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Proofs involving prime numbers

  1. Sep 19, 2004 #1
    We didn't talk about prime numbers in my class, but several of the homework problems mention them.
    For instance:
    Prove that if every even natural number greater than 2 is the sum of two primes, then every odd natural number greater than 5 is the sume of three primes.

    Assume that n is an even natural number and n is greater than 2.
    Then n=2k, where k is an integer, and 2k is greater than 2.

    But how do I define a prime number in a proof?
    Any hints/help would be appreciated!
  2. jcsd
  3. Sep 19, 2004 #2
    "Let p be a prime". You needn't find a formula for it in order to define it...
  4. Sep 19, 2004 #3
    if u ever prove this in your class ... do let me know and i will be happy to share the million dollars with u :biggrin:

  5. Sep 19, 2004 #4
    Well, she wasn't exactly asked to prove Goldbach's conjecture, but rather some kind of corollary to a Goldbach-type conjecture which you're suppose to /assume/ to be correct.
  6. Sep 19, 2004 #5

    matt grime

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    It's good that you might want to use the definition of even in proofs and know how to do it.

    But lets look at the example here using sums of primes. You're asked to deduce something about writing n=p+q+r where p,q,r are primes and n is odd and greater than 5. So it's n which has a certain property that you need to prove, you need nothing about p,q,r in the proof. So what properties does n have? it's odd and greater than 5, and what do we have a hypothesis for? even numbers greater than 2, yeah? so how can we relate n to an even number greater than 2? how about n-3? is that even and greater than 2? check, so what can we conclude about n-3 by hyptothesis? and hence n, since 3 is a prime?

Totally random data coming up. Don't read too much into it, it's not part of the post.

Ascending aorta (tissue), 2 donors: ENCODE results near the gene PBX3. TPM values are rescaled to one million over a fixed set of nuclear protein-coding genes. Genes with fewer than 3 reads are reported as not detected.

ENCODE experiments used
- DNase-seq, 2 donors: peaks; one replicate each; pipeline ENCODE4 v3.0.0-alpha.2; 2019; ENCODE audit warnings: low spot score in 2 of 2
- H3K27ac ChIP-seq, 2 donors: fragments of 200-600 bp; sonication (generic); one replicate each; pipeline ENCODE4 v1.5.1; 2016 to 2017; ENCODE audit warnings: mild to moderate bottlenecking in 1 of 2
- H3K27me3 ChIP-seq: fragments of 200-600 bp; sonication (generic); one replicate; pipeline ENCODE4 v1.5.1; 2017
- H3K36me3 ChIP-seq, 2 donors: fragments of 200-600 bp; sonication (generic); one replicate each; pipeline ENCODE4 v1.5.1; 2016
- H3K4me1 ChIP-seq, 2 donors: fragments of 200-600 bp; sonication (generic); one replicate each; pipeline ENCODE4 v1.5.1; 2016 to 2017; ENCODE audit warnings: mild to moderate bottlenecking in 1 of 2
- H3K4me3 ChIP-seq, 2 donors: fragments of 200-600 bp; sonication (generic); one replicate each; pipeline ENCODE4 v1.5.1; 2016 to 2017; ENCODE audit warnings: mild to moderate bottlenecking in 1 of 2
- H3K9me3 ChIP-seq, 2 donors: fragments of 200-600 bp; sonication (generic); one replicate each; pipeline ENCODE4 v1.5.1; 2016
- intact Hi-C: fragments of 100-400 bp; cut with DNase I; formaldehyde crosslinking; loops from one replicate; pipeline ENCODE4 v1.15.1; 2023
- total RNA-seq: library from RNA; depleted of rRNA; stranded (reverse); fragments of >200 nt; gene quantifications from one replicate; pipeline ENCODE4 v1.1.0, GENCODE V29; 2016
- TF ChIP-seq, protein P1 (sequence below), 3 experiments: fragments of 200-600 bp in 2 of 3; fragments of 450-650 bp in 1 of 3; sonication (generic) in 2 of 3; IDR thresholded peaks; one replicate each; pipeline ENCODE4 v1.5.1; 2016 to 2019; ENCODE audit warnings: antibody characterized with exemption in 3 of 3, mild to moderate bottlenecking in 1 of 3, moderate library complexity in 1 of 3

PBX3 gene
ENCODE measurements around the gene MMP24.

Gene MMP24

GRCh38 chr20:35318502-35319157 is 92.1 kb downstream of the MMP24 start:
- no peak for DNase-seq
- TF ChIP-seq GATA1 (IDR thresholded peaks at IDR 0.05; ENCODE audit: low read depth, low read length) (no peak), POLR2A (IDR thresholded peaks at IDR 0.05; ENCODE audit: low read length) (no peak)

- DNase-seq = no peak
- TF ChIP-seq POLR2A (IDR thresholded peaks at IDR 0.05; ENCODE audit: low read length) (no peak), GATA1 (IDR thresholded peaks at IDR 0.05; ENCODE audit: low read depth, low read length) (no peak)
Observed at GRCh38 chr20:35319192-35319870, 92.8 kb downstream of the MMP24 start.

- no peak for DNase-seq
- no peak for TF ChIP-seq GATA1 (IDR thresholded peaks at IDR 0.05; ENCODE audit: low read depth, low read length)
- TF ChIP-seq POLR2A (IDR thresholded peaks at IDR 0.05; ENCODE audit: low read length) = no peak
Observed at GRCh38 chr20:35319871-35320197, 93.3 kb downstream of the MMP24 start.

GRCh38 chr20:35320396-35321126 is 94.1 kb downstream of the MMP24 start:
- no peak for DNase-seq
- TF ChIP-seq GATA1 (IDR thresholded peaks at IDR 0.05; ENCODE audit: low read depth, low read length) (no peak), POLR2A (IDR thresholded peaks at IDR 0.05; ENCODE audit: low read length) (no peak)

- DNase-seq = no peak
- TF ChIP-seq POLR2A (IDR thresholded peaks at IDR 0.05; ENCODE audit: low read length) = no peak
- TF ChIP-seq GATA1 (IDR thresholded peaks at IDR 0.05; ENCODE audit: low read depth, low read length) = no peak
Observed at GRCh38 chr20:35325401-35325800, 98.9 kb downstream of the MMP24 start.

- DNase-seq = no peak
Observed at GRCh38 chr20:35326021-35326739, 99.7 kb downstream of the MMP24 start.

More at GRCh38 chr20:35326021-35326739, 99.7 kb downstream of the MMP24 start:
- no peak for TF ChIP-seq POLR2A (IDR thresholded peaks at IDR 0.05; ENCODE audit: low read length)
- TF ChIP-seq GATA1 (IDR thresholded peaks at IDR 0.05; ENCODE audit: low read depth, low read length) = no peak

7. Sep 19, 2004 #6
    i know ... but cant i just kid around ?
    i am sure eku would be happy to see that article ....
    i recall my days when i wasted hours trying to prove it before i found out that even the best in the business are in teh hunt .. that did invoke a bit of laughter ... prolly that's why life is so good ... somethings just level u with the best ..... it lets u know u are not left far behind ....

    duh!! now see u got me writing philosophy :uhh:

    -- AI
  8. Sep 19, 2004 #7
    Well, yes, but it seemed to me like you had misread the question.
  9. Sep 19, 2004 #8


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    i gave my elementary proofs class the following assignment: prove fermat's last theorem as follows:
    assume: 1) if FLT is false, then there exists a stable elliptic curve which is not modular.
    2) all stable elliptic curves are modular.

    deduce that FLT is true.

    notice one does not need to know the meanings of any of the technical words in this paragraph to prove the result.

    your problem is a little harder. you do not need to know what a prime is but you do need to know 3 is a prime.

    e.g. prove that if every even number greater than or equal to 2 is a sum of two donks, then every odd number greater than or equal to 5, is a sum of two donks and an odd number.
    Last edited: Sep 19, 2004
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